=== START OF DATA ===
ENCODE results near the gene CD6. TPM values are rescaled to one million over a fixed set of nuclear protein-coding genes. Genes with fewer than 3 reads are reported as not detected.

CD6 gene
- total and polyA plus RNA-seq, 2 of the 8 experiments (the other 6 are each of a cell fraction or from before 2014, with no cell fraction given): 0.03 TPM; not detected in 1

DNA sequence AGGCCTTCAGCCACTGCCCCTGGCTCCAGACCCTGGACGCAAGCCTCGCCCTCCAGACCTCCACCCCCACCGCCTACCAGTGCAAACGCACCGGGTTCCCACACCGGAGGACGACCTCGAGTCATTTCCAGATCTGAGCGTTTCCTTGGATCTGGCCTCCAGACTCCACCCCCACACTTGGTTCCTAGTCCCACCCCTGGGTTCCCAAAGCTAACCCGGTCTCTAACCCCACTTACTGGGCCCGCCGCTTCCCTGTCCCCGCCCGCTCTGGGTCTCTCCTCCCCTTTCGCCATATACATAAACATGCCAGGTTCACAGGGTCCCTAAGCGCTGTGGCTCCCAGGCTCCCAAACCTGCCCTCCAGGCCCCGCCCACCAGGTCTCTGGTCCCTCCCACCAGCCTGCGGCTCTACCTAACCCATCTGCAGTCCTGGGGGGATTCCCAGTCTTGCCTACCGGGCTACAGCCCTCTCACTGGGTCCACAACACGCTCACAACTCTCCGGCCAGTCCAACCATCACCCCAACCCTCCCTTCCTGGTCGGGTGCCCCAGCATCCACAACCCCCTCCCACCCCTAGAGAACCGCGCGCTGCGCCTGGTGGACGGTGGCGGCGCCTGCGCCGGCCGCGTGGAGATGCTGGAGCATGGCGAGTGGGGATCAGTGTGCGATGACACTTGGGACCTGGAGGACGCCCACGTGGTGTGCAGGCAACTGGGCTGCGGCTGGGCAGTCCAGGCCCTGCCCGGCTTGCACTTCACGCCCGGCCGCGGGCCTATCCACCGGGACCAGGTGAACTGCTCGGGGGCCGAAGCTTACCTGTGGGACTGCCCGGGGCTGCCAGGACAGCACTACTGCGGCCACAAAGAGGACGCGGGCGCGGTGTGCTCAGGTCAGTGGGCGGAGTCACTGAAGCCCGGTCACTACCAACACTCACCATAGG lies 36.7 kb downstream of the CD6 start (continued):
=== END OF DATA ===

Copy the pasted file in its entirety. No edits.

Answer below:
ENCODE results near the gene CD6. TPM values are rescaled to one million over a fixed set of nuclear protein-coding genes. Genes with fewer than 3 reads are reported as not detected.

CD6 gene
- total and polyA plus RNA-seq, 2 of the 8 experiments (the other 6 are each of a cell fraction or from before 2014, with no cell fraction given): 0.03 TPM; not detected in 1

DNA sequence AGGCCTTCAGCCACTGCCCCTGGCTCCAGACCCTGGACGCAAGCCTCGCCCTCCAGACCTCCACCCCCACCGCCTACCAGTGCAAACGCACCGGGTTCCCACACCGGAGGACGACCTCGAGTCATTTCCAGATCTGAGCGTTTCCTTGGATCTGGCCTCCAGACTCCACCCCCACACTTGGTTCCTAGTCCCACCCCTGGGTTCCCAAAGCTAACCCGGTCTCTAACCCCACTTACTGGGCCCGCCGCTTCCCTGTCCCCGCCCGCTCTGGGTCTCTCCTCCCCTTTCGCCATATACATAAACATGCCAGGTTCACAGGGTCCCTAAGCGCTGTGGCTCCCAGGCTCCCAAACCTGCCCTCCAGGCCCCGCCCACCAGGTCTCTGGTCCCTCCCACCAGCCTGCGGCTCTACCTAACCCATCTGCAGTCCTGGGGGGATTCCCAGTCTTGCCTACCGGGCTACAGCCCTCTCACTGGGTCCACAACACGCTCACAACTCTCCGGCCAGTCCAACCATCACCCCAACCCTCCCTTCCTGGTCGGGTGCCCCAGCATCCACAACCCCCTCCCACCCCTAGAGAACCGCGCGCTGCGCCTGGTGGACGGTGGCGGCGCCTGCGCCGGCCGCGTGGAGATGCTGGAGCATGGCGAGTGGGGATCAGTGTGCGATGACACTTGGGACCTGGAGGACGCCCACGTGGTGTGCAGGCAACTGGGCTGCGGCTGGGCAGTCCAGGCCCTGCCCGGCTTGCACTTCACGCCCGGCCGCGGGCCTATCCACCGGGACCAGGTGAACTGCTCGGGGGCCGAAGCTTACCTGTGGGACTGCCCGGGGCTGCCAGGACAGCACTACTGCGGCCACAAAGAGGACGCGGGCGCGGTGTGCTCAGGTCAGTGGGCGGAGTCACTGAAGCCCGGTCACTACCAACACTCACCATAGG lies 36.7 kb downstream of the CD6 start (continued):